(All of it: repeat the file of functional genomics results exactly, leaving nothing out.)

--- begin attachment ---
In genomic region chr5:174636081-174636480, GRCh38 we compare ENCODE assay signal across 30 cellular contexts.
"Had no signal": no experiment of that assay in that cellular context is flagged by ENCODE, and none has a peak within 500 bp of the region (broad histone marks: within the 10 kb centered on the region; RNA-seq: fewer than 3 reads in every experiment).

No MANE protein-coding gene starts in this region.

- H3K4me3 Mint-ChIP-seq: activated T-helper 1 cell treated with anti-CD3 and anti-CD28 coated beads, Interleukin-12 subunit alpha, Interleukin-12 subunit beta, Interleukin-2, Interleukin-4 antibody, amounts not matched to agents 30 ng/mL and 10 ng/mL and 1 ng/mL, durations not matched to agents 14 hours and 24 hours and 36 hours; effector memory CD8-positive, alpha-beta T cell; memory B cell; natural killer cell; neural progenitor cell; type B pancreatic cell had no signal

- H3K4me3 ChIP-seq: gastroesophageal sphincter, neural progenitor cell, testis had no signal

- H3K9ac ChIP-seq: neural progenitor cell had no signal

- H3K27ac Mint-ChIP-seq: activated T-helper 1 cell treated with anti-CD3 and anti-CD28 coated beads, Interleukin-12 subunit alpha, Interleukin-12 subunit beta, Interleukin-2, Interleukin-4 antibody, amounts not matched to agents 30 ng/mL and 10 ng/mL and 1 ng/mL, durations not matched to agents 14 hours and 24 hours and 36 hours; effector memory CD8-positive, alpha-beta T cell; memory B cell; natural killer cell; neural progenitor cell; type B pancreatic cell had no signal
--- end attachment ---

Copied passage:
In genomic region chr5:174636081-174636480, GRCh38 we compare ENCODE assay signal across 30 cellular contexts.
"Had no signal": no experiment of that assay in that cellular context is flagged by ENCODE, and none has a peak within 500 bp of the region (broad histone marks: within the 10 kb centered on the region; RNA-seq: fewer than 3 reads in every experiment).

No MANE protein-coding gene starts in this region.

- H3K4me3 Mint-ChIP-seq: activated T-helper 1 cell treated with anti-CD3 and anti-CD28 coated beads, Interleukin-12 subunit alpha, Interleukin-12 subunit beta, Interleukin-2, Interleukin-4 antibody, amounts not matched to agents 30 ng/mL and 10 ng/mL and 1 ng/mL, durations not matched to agents 14 hours and 24 hours and 36 hours; effector memory CD8-positive, alpha-beta T cell; memory B cell; natural killer cell; neural progenitor cell; type B pancreatic cell had no signal

- H3K4me3 ChIP-seq: gastroesophageal sphincter, neural progenitor cell, testis had no signal

- H3K9ac ChIP-seq: neural progenitor cell had no signal

- H3K27ac Mint-ChIP-seq: activated T-helper 1 cell treated with anti-CD3 and anti-CD28 coated beads, Interleukin-12 subunit alpha, Interleukin-12 subunit beta, Interleukin-2, Interleukin-4 antibody, amounts not matched to agents 30 ng/mL and 10 ng/mL and 1 ng/mL, durations not matched to agents 14 hours and 24 hours and 36 hours; effector memory CD8-positive, alpha-beta T cell; memory B cell; natural killer cell; neural progenitor cell; type B pancreatic cell had no signal